RICHMOND, Va. -- At nearly 90-years-old, one Petersburg reverend is still going strong, preaching from the pulpit and changing lives.
"My name is Andrew Jackson White Senior."
White was born in 1932 in King and Queen County, Virginia, and said that he has had a life well-lived.
"God has blessed us immensely and we are thankful to be alive at our ages," White said.
His wife Gracie shares his same appreciation for the experiences they have had over time.
"That's been our lives, helping others, being there for people," Gracie Jeter White said.
The two have been married for 64 years.
By the time Andrew graduated from Virginia Union Seminary in 1956, he was a veteran preacher behind the pulpit.
"After one year, I was called to First Baptist Church of Heathsville at age 22," Andrew said.
By 1957, he and Gracie were married and in 1963, he was called to be a pastor at Zion Baptist Church in Petersburg.
He's stayed there for the past 48 years.
His commitment to serve others and the community would blossom over the years.
"We became our motto, the church that serves God and our community, that was our theme, that's what we tried to do," Andrew said.
At the same time, he would act as a pastor at a church in Prince George County as well for 40 years.
"I've seen many things, I've heard many sermons, I've been many places and I'm not here as an old lady," Gracie said.
While serving two churches over the decades, Reverend White served on countless boards, including the Hospital Authority, the Capital Campaign for Petersburg Library Foundation, Downtown Churches United, Appomattox Regional Governor's School and the Children's Home of Virginia Baptists.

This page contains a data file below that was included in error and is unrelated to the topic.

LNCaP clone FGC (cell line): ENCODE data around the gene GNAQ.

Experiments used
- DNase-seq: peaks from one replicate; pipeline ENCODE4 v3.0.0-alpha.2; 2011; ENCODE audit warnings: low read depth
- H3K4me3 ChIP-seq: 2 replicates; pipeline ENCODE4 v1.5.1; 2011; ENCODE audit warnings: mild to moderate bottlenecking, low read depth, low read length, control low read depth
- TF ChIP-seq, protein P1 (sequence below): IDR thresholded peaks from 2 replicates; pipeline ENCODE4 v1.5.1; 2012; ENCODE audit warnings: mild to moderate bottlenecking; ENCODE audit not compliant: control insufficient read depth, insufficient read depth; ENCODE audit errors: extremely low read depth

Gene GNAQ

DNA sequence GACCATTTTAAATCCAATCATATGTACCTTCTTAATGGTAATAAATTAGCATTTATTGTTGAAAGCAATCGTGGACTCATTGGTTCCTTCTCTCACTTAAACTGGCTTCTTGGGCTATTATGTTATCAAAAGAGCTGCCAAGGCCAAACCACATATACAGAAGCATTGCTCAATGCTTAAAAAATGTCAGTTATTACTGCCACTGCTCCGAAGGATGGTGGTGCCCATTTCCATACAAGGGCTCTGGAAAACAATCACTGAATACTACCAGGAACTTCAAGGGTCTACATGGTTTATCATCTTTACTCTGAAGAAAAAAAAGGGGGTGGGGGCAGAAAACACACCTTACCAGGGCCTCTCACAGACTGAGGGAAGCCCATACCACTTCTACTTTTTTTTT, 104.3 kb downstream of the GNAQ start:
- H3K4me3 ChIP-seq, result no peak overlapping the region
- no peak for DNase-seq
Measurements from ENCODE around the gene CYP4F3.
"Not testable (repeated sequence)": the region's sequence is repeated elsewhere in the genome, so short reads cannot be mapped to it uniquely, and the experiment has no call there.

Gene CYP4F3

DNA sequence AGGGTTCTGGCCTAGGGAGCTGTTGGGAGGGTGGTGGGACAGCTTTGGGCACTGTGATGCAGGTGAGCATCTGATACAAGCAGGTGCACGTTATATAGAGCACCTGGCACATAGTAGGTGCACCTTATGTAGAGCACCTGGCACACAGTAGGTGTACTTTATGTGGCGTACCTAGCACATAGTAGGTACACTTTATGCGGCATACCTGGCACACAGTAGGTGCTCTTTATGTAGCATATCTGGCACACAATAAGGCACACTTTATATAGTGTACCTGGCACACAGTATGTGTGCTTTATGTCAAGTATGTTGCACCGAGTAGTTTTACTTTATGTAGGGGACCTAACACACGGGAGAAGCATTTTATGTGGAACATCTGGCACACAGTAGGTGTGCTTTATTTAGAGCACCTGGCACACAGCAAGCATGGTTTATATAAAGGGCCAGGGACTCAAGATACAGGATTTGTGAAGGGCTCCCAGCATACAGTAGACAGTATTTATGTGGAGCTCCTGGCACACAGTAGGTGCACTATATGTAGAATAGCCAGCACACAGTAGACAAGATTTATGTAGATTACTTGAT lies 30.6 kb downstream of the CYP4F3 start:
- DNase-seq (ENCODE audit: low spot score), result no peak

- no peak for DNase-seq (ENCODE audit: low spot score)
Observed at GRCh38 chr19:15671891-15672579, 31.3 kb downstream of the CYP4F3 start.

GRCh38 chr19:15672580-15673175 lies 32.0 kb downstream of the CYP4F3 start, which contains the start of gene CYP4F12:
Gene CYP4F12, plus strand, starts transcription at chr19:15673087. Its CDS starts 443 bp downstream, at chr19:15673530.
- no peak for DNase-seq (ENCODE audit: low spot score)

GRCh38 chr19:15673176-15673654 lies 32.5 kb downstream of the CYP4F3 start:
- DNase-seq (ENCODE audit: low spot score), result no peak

"I have a passion for the Children's Home," Andrew said.
Even these days, he finds ways to try to find financial support for the home.
"How we can get some more support for the Children's Home. It's a wonderful place, done a fantastic job," Andrew said.
In the early 1960s, Reverend White would spend time with Dr. Martin Luther King Jr. and be the one to introduce him at was then Virginia State College on July 2, 1965.
"It was his anti-Vietnam speech," Andrew said.
Throughout the decades, his commitment to the community has earned him some unique recognition.
At Petersburg High School, the football stadium is named in his honor. At Gracie's Alma Mater, the Titmus Foundation donated $100,000 as a continuing scholarship at Virginia Union.
Looking back at his education, Andrew has an interesting perspective.
"I have officially been taught by 56 people from elementary school, high school, college, seminary. Fifty-six people. But I've learned from thousands."
Looking back at their years together, Gracie says that she is thankful for the experiences they have lived through together.
"We've seen a lot of things, we've done a lot of things. We haven't gone on a lot, of course, he was never taking many vacations, he's always here," Gracie said.
Andrew said that he wants those in his life to remember him for one particular thing.
"Somebody who loved people."
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